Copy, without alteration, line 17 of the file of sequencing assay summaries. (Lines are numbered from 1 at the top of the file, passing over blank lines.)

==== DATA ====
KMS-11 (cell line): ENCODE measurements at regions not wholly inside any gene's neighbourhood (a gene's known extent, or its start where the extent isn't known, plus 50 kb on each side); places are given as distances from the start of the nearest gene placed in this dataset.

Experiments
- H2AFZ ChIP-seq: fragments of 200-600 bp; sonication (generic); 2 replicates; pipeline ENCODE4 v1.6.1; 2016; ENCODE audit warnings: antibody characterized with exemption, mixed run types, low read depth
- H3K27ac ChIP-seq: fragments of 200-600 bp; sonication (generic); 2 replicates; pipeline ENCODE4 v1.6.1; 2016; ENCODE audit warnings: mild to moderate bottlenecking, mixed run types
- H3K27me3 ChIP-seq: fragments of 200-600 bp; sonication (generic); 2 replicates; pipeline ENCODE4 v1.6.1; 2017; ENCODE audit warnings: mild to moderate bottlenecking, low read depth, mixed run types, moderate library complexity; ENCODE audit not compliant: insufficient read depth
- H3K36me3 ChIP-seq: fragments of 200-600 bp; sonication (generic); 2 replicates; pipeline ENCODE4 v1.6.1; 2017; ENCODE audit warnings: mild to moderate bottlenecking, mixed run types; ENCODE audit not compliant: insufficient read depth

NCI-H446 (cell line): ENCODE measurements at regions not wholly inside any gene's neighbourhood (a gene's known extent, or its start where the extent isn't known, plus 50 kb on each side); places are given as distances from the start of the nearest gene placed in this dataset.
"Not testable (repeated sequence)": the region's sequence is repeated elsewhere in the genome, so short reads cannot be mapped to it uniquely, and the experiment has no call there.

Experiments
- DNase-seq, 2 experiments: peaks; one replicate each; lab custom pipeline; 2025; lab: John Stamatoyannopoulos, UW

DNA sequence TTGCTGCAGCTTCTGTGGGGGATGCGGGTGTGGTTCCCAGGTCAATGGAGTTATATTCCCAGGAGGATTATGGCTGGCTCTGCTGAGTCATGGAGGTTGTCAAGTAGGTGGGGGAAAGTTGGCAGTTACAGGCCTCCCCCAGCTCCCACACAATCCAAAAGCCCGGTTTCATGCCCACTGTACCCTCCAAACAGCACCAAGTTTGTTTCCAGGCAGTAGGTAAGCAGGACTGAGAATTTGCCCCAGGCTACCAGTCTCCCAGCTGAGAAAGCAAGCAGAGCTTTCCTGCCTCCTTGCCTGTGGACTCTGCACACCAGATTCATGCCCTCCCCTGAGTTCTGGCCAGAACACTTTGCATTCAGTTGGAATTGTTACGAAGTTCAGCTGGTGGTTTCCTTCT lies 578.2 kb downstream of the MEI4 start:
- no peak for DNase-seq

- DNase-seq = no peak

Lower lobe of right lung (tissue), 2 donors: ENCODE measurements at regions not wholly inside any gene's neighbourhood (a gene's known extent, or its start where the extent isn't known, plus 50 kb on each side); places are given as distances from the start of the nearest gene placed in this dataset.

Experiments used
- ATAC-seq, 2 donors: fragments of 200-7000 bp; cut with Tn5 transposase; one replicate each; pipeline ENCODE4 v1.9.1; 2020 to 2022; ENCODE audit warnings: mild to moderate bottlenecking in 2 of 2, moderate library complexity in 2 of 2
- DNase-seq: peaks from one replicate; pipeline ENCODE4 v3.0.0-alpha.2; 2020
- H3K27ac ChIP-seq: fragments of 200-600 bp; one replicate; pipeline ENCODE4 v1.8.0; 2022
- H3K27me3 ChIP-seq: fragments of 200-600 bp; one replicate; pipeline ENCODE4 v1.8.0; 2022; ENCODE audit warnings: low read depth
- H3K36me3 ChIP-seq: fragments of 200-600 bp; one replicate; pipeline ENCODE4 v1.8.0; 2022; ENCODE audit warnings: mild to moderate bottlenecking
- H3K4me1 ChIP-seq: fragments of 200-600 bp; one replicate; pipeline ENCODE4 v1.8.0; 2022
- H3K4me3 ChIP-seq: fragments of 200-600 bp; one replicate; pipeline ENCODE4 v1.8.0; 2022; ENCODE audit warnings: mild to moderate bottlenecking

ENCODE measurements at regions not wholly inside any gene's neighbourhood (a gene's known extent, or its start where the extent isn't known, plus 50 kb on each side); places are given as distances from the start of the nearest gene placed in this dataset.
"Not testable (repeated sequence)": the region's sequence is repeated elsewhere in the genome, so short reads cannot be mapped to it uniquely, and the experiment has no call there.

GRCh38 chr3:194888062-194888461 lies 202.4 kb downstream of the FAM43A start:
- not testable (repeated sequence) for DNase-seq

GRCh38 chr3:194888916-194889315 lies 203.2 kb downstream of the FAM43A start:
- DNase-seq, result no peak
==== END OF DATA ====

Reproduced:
- DNase-seq: peaks from one replicate; pipeline ENCODE4 v3.0.0-alpha.2; 2020